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Catón, Philosophy of the Ancient Rome
The objective of this article is to collect and describe the characteristics that constitute the specificity of Catón’s philosophy in ancient Rome, as well as place this at the time in the time.
Ancient Rome is divided into three stages, monarchy, republic and empire. The historical moment in which our study is developed corresponds to the stage of the Republic. Particularly from the second and third Punic war, in which Catón participated, (Mora, 2013) and after the battle of Corinth, in which Greece’s entry into Rome is officially considered (Fernández, 2016).
For the study of the Philosophy of Ancient Rome, two times have been differentiated within the stage of the Republic. The first before contact with Greece and the second after this contact. This is because of the influence that Greek culture had on Rome (Ollero, 1979).
Philosophy became part of Roman education, although Rome being a real military power and strategist did not take it into account. During the I and II D centuries.c. The emperors of that time cultivated philosophy, but the nobility and aristocracy philosophized only by leisure and in a simple way, so there could be no deep philosophical investigation;Philosophy is then necessarily light and eclectic.
The Romans did not see philosophy as a rational reflection but as a norm of life, that is, they did not express it, nor used it to rationalize, investigate, understand and understand what surrounded them, but they resorted to it as a useless matter forpractical wisdom and for social life, feeling more comfortable in the face of moral and psychological problems than the metaphysical and logical.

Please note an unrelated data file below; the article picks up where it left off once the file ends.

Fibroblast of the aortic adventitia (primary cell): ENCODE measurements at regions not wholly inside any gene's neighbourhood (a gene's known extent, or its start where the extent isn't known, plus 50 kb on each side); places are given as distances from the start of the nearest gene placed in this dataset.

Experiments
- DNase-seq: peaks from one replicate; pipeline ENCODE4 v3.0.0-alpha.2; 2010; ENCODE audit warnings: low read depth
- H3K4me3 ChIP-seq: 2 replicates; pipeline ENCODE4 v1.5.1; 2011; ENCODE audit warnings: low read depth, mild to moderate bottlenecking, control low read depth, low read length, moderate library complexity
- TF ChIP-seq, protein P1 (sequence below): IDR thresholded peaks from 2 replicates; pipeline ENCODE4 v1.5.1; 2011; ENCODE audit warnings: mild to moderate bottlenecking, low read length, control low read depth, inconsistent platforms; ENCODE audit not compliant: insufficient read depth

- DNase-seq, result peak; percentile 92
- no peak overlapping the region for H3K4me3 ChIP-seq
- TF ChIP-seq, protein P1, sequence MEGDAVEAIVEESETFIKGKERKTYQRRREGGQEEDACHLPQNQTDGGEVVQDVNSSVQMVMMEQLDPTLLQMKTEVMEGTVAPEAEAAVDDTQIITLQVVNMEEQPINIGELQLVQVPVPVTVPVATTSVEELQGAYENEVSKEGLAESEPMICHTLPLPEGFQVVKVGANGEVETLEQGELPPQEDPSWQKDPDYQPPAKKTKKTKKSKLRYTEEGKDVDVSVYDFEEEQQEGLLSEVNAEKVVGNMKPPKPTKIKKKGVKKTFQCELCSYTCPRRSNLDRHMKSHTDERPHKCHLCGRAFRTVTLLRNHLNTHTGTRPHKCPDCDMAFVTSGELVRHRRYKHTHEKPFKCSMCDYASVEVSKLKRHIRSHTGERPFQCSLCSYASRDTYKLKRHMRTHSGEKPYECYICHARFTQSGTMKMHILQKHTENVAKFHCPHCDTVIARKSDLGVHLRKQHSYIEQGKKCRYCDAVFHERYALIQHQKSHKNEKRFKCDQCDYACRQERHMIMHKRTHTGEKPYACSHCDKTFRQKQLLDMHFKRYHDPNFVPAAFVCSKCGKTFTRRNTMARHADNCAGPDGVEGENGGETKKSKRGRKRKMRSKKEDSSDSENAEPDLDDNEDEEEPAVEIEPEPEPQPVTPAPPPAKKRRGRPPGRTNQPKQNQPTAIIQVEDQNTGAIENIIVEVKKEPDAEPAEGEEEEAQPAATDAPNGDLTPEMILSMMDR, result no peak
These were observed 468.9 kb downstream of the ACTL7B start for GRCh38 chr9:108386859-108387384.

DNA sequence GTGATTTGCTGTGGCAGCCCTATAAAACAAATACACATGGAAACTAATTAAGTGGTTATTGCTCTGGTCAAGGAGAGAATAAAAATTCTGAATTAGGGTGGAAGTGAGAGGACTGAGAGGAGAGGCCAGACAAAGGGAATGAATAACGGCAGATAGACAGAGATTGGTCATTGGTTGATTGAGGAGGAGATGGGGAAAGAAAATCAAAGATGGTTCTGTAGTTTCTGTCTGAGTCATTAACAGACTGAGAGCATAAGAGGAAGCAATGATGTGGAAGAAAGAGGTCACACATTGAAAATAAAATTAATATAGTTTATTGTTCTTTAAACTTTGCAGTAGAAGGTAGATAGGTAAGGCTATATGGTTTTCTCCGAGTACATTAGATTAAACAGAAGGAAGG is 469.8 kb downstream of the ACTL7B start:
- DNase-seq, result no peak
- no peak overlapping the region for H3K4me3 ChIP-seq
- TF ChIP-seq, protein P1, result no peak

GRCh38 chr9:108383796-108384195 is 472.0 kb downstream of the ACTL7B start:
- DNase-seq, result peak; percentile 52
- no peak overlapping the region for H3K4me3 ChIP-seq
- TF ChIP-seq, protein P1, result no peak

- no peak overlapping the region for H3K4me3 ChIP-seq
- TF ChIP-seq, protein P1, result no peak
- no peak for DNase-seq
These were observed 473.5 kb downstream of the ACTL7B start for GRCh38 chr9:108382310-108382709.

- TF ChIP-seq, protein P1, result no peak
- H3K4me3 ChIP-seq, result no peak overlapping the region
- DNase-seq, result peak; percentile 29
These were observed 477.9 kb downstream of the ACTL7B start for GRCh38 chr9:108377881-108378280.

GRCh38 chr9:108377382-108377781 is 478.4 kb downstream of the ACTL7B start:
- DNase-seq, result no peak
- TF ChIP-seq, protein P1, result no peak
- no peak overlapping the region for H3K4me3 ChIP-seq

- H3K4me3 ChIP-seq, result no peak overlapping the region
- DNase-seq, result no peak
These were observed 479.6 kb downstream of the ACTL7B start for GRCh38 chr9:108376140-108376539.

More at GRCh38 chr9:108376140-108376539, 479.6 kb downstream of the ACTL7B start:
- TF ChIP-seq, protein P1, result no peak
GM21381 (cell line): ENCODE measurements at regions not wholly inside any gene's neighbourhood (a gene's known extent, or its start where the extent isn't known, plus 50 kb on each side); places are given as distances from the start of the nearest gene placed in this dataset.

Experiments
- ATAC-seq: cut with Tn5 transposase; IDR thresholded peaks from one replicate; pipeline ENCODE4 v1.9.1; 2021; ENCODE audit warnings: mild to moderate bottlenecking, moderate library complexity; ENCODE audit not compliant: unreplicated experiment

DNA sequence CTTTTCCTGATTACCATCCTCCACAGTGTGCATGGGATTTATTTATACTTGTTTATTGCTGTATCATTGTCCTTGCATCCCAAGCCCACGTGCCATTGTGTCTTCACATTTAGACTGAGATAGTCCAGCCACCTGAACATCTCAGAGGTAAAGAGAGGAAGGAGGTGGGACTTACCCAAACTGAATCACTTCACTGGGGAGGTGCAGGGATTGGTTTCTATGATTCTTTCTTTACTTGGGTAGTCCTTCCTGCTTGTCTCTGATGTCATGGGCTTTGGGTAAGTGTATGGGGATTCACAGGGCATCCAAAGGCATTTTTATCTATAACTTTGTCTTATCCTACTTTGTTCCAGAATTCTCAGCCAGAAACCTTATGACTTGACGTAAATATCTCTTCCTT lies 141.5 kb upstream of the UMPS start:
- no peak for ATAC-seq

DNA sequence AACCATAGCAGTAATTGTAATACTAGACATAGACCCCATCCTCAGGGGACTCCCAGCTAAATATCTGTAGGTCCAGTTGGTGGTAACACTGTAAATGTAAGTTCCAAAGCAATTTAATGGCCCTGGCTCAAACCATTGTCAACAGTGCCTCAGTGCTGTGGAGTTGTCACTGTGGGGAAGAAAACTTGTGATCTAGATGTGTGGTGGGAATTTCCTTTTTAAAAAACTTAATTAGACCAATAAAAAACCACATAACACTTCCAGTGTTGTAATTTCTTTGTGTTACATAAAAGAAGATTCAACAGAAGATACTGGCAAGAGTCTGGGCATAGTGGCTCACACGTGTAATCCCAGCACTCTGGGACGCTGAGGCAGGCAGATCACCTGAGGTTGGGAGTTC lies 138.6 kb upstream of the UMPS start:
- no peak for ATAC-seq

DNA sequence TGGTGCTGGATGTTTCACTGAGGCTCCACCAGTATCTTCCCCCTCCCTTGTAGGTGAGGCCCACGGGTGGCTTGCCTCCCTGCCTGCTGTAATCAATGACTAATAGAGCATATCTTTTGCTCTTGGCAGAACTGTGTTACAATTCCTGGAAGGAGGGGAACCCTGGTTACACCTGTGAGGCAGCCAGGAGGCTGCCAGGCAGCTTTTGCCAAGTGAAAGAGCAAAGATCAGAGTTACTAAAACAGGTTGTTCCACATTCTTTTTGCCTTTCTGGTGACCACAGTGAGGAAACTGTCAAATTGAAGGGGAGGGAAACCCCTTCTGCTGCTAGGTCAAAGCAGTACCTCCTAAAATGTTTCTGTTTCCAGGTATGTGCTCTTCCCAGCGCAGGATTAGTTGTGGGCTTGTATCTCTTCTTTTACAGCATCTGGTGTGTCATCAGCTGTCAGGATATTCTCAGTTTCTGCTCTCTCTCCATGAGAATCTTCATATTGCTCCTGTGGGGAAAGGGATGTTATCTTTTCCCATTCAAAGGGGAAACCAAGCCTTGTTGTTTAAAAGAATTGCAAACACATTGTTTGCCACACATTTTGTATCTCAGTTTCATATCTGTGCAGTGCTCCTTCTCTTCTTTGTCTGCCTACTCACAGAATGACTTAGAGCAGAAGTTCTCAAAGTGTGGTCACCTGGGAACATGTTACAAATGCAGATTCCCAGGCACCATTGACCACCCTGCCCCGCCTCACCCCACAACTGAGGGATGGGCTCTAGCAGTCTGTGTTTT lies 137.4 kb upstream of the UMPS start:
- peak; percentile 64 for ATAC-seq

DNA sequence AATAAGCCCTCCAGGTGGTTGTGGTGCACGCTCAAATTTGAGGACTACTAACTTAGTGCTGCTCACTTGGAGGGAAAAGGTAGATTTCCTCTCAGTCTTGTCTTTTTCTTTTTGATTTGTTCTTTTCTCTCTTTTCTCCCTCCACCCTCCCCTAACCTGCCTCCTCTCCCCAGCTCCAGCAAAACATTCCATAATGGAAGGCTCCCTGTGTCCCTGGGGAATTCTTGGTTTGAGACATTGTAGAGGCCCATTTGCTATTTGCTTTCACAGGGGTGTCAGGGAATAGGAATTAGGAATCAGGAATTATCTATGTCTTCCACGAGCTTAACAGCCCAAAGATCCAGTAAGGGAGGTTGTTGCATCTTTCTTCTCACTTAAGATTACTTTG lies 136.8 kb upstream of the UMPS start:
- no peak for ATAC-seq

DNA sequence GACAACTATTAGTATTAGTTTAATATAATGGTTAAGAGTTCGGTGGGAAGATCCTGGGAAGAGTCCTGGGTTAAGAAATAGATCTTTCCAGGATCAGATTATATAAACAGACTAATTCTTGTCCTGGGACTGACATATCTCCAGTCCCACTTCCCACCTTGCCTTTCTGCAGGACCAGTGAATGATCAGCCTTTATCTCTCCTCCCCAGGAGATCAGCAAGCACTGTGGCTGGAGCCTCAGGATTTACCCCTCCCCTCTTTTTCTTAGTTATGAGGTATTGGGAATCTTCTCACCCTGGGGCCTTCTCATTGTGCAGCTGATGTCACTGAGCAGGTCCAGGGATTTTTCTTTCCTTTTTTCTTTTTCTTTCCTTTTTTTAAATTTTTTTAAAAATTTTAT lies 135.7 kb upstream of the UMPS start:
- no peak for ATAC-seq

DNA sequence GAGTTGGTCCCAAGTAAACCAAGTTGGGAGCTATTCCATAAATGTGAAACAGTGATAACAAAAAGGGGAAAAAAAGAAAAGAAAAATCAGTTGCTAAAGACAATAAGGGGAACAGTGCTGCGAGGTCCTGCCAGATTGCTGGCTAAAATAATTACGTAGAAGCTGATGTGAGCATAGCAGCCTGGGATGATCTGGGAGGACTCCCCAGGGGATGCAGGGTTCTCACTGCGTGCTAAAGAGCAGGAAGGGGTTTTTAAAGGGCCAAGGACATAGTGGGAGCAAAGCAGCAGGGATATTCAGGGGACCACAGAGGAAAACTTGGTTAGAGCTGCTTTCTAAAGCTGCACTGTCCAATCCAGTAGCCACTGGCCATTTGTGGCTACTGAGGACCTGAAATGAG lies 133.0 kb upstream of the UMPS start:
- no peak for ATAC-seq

Within Roman philosophy we find 2 currents, the Hellenizing and that which was strongly opposed to philosophy, the latter was represented by Catón the censor. That opposition was carried out by expulsioning several philosophers that Catón saw as preachers.
There could be no Latin school for philosophy as such, because it was aimed at a minority of people, which by economic, cultural and social factors could develop philosophy and give it boom. In addition to the fact that philosophy was not originally from Rome.
Contact with Greece
After the conquest of Greece by Rome, Greek philosophy began to spread through the Roman Empire, the epicenter of said empire being Rome. The penetration of Hellenic thinking in the Roman world meant the gradual abandonment of traditional beliefs by the highest classes. The Greek models began to be translated and still read in the original texts, this is how Latin philosophy began to take their first steps.
Initial. Although for later translation the Romans had it difficult, since the Greek maintained technoscientific terms and expressions that were abstract when translating from Greek to Latin, that is, that Latin did not maintain enough vocabulary, terms and expressions to decipherto Latin, the latter being compared to Greek a poor language. So for their translation certain philosophers such as Cicero made grafts from Greek to Latin in order to spread philosophy to the different philosophical schools.
Rome not only adopted philosophy in its culture and education, but also art, which they transferred to sculpture as the pose of the "counterpart" (the human figure moves the weight of the body to one of its legs while the other is flexed) and in addition to the 3 column orders (Doric, Ionic and Corinthian) thus creating its own column, the compound column, fusing Ionic with Corinthian. The Greek gods also added to their own gods (Lares gods), in this way with those legends and Greek myths
In ancient Rome we can highlight two philosophical currents: Hellenizing and epicureanism. The first, also known as stoicism, was the current that had the most influence on Catón and the Roman world. This defended that through domain the tranquility and balance of the spirit were achieved. In turn, he considered that the logos is the principle that governs the universe. The stoic wise is free and self-sufficient for his knowledge, he knows how to be restrained in his actions by controlling instincts, and also has moral progress. It is a philosophy that, instead of evading problems, faces them.